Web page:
After burying the box, she gave a speech. "Friends, we gather today to (6) the memory of 'I Cant'. While he was with us on earth, he touched the lives of everyone, some more than others. His name, unfortunately, has been spoken in every public building ----- schools, city halls, state capitols and yes, even The White House. We have (7) 'I Can't' with a final resting place. He is survived by his brothers: 'I Can', 'I Will' and his sister: 'I'm Going to Right Away.' They are not as well-known as their famous relative and are certainly not as strong and powerful yet. Perhaps some day, with your help, they will make an even bigger mark on the world."
As I listened to these words, I realized that these students would never forget this day. The activity was (8), a metaphor for life. It was an experience that would (9) in their minds forever. On those rare occasions when a student forgot and said, "I Can't", Donna simply told the student that "I Can't" was dead.
I wasn't one of Donna's students. She was one of mine. Yet that day I learned an (10) lesson from her. Now, years later, whenever I hear the phrase "I Can't", I see images of that fourth-grade (11). Like the students, I remember that "I Can't" is dead.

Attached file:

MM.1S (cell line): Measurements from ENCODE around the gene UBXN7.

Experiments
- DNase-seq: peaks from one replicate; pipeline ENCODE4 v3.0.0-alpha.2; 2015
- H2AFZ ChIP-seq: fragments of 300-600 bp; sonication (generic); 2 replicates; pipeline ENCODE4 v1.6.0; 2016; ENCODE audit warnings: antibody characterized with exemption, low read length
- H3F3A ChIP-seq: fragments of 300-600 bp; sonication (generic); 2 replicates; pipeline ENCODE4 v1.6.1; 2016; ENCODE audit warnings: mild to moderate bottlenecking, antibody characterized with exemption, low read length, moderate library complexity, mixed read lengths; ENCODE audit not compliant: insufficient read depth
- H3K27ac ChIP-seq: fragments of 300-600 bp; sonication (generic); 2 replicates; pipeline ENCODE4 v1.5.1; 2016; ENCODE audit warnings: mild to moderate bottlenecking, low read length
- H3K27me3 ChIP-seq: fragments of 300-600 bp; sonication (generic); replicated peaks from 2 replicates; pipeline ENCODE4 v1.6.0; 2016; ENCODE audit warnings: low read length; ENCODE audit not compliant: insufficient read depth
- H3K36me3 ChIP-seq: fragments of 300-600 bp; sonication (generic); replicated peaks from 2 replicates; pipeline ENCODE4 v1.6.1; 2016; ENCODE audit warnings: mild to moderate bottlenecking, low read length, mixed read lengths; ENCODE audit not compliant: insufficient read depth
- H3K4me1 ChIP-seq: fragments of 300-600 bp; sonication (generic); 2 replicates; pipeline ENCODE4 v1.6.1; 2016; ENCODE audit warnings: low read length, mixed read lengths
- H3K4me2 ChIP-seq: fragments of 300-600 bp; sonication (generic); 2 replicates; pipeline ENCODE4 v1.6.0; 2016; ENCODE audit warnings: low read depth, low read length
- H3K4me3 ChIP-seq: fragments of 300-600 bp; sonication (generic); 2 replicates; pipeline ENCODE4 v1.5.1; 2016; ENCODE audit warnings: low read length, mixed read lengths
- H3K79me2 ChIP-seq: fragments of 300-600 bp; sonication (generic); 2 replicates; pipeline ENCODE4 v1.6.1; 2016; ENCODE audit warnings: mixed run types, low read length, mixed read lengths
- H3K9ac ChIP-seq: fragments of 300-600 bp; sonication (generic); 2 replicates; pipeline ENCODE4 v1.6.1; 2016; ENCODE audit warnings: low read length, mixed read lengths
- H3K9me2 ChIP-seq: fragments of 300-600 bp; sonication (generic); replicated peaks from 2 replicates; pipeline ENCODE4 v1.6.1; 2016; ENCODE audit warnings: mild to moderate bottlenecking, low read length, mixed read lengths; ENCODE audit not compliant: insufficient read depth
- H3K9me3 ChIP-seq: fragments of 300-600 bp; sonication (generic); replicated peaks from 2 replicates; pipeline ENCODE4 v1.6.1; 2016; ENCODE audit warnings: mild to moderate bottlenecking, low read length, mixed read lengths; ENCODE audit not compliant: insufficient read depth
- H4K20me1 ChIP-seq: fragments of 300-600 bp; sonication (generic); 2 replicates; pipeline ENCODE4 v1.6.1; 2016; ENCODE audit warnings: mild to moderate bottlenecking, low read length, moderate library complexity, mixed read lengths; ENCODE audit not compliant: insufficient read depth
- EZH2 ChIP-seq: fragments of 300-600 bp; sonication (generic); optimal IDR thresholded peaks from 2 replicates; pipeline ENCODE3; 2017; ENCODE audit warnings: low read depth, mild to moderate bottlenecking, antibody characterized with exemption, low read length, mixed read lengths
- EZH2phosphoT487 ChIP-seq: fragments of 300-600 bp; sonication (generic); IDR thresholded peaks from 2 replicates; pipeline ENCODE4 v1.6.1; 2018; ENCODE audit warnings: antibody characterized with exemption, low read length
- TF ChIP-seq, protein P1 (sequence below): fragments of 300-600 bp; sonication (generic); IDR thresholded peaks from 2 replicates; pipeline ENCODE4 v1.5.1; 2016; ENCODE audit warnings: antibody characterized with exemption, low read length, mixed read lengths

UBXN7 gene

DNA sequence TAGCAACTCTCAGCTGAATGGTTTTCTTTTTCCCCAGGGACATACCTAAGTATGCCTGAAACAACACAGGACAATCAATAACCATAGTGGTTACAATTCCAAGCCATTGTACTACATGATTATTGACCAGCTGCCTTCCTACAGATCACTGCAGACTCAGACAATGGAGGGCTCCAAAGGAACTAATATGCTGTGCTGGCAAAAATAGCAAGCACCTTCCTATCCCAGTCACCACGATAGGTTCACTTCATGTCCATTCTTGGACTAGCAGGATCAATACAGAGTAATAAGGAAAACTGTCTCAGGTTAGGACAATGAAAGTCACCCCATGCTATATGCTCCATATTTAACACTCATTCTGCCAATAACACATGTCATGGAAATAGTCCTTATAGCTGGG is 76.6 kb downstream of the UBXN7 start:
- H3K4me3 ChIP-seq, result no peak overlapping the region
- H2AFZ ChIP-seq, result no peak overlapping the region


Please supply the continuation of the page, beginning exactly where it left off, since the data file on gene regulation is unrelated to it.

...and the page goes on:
interrupt  stick undercurrent enduring provided   respects   funeral curiosity symbolic  persistence  honor


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Question1. What were the students in Donna’s class absorbed in?


Question2. Explain about the underlined part (paragraph) in your words.


Question3. What is the message of this story? How will you use the message in the future? Write an essay on this.

Question4. What is the message of this story? How will you use the message in the future? Write an essay on this.